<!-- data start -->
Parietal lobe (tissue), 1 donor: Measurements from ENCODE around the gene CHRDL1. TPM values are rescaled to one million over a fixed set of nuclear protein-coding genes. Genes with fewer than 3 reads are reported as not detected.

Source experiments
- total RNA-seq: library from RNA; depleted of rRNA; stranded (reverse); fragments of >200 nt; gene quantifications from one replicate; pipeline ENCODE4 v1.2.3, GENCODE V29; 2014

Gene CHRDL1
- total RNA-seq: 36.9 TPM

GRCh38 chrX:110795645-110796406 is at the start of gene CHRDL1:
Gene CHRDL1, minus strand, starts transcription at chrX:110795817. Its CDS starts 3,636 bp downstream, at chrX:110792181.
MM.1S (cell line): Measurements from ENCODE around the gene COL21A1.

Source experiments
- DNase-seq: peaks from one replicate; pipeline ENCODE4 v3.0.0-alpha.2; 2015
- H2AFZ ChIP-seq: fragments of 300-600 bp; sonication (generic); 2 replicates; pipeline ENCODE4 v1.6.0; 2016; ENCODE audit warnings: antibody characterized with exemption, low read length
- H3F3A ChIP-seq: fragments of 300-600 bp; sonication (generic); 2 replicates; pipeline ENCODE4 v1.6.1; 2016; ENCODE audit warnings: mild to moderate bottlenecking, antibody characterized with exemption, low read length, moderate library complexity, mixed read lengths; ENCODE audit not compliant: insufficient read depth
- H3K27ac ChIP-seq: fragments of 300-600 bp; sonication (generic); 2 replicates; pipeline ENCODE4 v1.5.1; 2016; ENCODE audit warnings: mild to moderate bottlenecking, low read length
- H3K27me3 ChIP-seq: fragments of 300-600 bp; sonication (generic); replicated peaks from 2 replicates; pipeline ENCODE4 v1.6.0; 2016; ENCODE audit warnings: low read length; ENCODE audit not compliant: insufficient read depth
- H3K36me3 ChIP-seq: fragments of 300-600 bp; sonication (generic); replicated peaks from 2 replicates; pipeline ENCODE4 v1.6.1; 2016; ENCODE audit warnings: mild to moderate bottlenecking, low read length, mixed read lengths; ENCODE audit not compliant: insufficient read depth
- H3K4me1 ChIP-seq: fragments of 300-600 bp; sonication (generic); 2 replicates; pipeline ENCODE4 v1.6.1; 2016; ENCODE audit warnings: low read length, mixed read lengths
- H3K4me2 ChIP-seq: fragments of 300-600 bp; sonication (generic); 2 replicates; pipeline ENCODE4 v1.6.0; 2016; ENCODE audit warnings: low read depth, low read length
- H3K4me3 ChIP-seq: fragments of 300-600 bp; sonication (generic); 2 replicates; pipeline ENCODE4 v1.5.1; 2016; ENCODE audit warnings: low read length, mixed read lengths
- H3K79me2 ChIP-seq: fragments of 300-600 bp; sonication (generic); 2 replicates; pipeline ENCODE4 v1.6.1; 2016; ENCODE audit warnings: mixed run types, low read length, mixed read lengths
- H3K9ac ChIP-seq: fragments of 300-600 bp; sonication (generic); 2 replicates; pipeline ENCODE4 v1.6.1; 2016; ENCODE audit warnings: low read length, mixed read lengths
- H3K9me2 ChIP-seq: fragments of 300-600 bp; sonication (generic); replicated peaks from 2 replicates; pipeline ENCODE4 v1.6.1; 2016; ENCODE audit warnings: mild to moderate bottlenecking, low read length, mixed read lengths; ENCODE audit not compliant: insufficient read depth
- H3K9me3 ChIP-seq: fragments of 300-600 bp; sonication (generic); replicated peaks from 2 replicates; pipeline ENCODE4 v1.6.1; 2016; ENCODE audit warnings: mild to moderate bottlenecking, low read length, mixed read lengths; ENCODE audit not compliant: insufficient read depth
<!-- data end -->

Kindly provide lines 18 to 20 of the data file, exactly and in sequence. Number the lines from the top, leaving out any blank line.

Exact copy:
- H3K4me3 ChIP-seq: fragments of 300-600 bp; sonication (generic); 2 replicates; pipeline ENCODE4 v1.5.1; 2016; ENCODE audit warnings: low read length, mixed read lengths
- H3K79me2 ChIP-seq: fragments of 300-600 bp; sonication (generic); 2 replicates; pipeline ENCODE4 v1.6.1; 2016; ENCODE audit warnings: mixed run types, low read length, mixed read lengths
- H3K9ac ChIP-seq: fragments of 300-600 bp; sonication (generic); 2 replicates; pipeline ENCODE4 v1.6.1; 2016; ENCODE audit warnings: low read length, mixed read lengths